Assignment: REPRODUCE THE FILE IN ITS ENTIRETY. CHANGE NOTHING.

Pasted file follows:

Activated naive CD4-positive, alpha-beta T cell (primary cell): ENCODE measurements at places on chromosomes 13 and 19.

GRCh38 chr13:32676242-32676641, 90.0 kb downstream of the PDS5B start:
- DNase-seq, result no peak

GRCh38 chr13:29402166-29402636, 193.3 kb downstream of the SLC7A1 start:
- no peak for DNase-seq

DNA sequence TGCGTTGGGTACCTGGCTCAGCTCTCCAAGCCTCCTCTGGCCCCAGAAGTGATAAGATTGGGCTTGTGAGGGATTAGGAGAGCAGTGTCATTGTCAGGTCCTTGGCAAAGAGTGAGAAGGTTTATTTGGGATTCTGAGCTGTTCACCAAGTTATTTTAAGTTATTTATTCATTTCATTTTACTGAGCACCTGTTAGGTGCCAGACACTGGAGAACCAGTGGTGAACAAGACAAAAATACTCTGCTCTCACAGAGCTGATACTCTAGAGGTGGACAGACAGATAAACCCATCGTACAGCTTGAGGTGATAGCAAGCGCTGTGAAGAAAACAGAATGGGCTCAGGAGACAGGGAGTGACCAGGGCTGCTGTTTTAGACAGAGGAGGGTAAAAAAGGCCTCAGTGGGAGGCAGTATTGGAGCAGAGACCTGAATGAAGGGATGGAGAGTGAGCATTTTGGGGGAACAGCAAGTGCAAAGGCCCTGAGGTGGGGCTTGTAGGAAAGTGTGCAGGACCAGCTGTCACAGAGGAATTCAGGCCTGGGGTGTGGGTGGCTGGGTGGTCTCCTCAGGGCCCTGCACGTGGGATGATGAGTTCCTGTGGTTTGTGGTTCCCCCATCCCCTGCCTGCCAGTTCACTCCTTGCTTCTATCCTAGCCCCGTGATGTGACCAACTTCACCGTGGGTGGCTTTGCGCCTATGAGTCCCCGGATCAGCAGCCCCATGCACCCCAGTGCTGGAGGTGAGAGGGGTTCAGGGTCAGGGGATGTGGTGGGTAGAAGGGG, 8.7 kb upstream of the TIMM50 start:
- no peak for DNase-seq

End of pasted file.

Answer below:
Activated naive CD4-positive, alpha-beta T cell (primary cell): ENCODE measurements at places on chromosomes 13 and 19.

GRCh38 chr13:32676242-32676641, 90.0 kb downstream of the PDS5B start:
- DNase-seq, result no peak

GRCh38 chr13:29402166-29402636, 193.3 kb downstream of the SLC7A1 start:
- no peak for DNase-seq

DNA sequence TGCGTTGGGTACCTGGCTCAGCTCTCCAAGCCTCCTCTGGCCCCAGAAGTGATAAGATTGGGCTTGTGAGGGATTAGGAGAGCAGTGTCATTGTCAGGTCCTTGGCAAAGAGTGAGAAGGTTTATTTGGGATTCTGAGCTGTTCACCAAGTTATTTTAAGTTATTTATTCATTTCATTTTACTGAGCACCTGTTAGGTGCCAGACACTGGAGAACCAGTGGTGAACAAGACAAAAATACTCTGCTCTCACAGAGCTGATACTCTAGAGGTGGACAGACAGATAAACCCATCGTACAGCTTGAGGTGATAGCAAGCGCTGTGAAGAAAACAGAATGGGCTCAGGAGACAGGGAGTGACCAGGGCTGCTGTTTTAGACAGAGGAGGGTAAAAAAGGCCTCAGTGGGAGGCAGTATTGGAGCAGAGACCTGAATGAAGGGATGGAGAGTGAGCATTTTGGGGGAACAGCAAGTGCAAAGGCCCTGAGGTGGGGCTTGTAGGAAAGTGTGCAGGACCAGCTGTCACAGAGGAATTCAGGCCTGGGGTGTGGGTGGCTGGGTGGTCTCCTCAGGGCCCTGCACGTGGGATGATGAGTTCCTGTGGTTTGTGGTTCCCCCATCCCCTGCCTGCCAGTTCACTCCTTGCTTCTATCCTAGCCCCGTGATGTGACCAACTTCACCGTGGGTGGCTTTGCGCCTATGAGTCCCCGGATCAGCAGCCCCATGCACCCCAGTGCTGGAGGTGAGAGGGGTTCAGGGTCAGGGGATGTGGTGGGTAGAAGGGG, 8.7 kb upstream of the TIMM50 start:
- no peak for DNase-seq